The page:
Jerome Keating, a retired university professor and recognized scholar on Taiwan, says former Republic of China in-exile President Chen Shui-bian is a victim of political persecution. Chen is serving a 17-year sentence for alleged corruption following a controversial trial.
Keating, author of four books on the political history of Taiwan, has closely followed the prosecution of President Chen from his home in Taipei and is blunt in his criticism of Chen’s trial.
“Americans really don’t know what is going on at ground level in Taiwan.”
“I’ve known Chen when he was Mayor of Taipei, I’ve known him when he was President of Taiwan, and I have also visited him in his jail cell,” said Keating.
“There are so many holes in the whole prosecution that I would say no, he did not get a fair trial.”
Keating elaborated, “Before the trial even began there was a holiday party and both the judges and prosecutors, who are supposed to be adversarial in the courtroom, were mocking Chen in a skit in which both joined hands in merriment in mocking the President.”
“The biggest question was the changing of the judges in the trial,” said Keating. The total impression was they felt that they were not going to get the conviction they wanted with the current judge so they changed judges. There is something fishy going on”.
“When the transition was made [from martial law] in Taiwan, we did not immediately fire all the judges that had been there with the one-party state, and a lot of those, what we call dinosaur judges, are still around, and this could certainly be a reason for the switching of the judges in the Chen trial,” suggested Keating.
“The whole prosecution case totally depends on two people who are the ones who are alleged to have given him bribes. One is Jeffrey Koo, Jr. He is a man known for many corrupt deals and was given a plea bargain to say he gave Chen a bribe. He originally said he did not give him a bribe and then he was cajoled or influenced into saying he gave Chen a bribe, the lion’s share of the money they accused Chen of, and then he would get scot free on many other charges against him. His lawyers have later said yes this is the case, we made basically made a deal where he would give this false testimony in order to be absolved of these other matters.”
“The second person is the woman who was the head of Taipei 101, she again had said it was not a bribe and then the prosecutors kept badgering her and she seems to have been pressured into this,” said Keating.
“So the two people who are the key witnesses against Chen are very questionable and the means of obtaining their testimony is rife with collusion, with pressure, bargaining, with an almost corrupt abuse of power by the prosecutors.”
“When Chen was in jail, the prosecution would not even let Chen meet with his own lawyers without having one of their people present. This is a total abuse of one’s rights as a prisoner, a right to counsel that is unobstructed,” said Keating. “That is another sign of the abuse of power in this case.”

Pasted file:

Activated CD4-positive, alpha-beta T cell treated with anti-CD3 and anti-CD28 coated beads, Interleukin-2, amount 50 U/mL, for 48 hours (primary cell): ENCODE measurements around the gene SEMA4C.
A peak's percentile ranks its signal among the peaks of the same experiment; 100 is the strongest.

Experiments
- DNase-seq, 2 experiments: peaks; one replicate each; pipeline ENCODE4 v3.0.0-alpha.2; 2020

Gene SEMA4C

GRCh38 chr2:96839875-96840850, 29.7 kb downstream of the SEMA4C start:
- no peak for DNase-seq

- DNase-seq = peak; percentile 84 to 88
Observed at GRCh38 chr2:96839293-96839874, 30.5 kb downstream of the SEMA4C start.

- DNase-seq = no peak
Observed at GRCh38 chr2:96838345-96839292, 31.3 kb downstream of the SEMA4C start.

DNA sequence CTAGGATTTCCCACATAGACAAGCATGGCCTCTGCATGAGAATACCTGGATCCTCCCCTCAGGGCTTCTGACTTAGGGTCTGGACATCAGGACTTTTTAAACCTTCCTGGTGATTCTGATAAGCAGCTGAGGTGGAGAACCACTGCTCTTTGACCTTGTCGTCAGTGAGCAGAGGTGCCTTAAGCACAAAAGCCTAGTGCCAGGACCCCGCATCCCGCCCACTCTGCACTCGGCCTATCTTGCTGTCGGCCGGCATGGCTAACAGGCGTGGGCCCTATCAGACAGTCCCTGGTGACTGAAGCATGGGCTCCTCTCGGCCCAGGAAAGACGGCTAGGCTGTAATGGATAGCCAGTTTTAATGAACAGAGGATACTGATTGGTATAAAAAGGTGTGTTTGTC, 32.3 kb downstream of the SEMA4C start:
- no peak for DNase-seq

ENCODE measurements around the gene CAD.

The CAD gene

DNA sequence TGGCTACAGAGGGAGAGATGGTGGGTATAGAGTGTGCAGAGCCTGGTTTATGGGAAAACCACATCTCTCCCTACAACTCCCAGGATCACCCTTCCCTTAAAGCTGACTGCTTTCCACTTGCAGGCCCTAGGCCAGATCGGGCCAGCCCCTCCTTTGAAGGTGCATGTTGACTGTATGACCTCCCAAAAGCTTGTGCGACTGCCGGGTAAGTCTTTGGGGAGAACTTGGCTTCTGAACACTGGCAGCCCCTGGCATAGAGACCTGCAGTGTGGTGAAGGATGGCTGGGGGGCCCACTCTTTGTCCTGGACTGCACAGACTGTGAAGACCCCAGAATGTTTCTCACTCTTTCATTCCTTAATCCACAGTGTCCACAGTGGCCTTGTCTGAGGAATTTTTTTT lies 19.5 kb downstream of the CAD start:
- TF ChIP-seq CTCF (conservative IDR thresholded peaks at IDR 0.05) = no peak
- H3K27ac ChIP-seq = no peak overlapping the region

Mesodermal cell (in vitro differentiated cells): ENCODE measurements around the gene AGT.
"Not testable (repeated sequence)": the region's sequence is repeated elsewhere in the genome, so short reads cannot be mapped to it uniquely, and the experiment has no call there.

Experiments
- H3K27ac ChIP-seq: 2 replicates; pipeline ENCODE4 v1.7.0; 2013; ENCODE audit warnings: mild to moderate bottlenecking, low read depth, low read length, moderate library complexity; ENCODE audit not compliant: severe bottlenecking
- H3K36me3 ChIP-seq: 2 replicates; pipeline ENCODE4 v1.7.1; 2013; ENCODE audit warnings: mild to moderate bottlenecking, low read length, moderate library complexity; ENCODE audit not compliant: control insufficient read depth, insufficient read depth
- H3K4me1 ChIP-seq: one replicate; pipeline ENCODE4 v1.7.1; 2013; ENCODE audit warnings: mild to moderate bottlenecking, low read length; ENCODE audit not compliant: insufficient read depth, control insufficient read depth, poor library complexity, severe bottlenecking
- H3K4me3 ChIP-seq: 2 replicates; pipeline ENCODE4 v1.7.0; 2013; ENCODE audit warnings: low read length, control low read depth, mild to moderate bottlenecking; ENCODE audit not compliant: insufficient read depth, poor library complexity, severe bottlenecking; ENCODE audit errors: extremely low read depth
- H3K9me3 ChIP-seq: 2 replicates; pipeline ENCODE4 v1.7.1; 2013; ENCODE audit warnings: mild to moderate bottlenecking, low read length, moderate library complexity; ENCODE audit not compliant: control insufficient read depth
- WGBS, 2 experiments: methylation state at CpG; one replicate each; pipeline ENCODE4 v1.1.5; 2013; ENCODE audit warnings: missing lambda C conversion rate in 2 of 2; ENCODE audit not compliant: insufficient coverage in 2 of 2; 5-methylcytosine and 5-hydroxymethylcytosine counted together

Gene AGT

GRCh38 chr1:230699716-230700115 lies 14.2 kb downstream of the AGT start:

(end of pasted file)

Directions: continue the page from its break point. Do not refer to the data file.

“Chen symbolized and represented the Taiwanese spirit. The Kuomintang, having previously been deprived of its one-party state was still out for vengeance and Chen had been a trial lawyer in the Kaohsiung Incident trial which was one of the beginnings of the breaking of the KMT one-party state. In my mind it is an effort to crush the Taiwanese feelings that they are Taiwanese and have a right to self-determination,” asserted Keating.
“He has certainly been persecuted; I think he has been persecuted for what he represented.”
“Let me point out the double standard,” volunteered Keating. “Ma Ying-jeou was the Mayor of Taipei having an extra half-million U.S. dollars in his bank account. Ma Ying-jeou said he didn’t know how it got there. His secretary admitted to putting it there. I would love to have a secretary who puts a half-million dollars in my bank account. The whole thing sailed through without a glitch. Ma Ying-jeou was never indicted. Ma’s secretary served nine months in jail. I’m sure he didn’t have the jail conditions Chen Shui-bian had. When he came out he had a job waiting for him in City Hall.”
Keating had a special message to the United States public: “As Americans, we are used to things like Nixon’s dirty tricks and things like that, but this is a direct persecution. If you look behind the scenes in all this, you can see the movement of a party that does not want to give up its one party-state status, its privileges, its perks…its retirement plans. Basically, bought loyalties.”
“Part of Chen’s problem is that he doesn’t speak English and therefore could not get his message across to the American people, but, in a way for the United States, Chen represented a trouble spot in that Chen basically stood for Taiwan independence,” concluded Keating.
“The United States has to face the fact that after sixty-seven years, it is still undecided on Taiwan’s status.”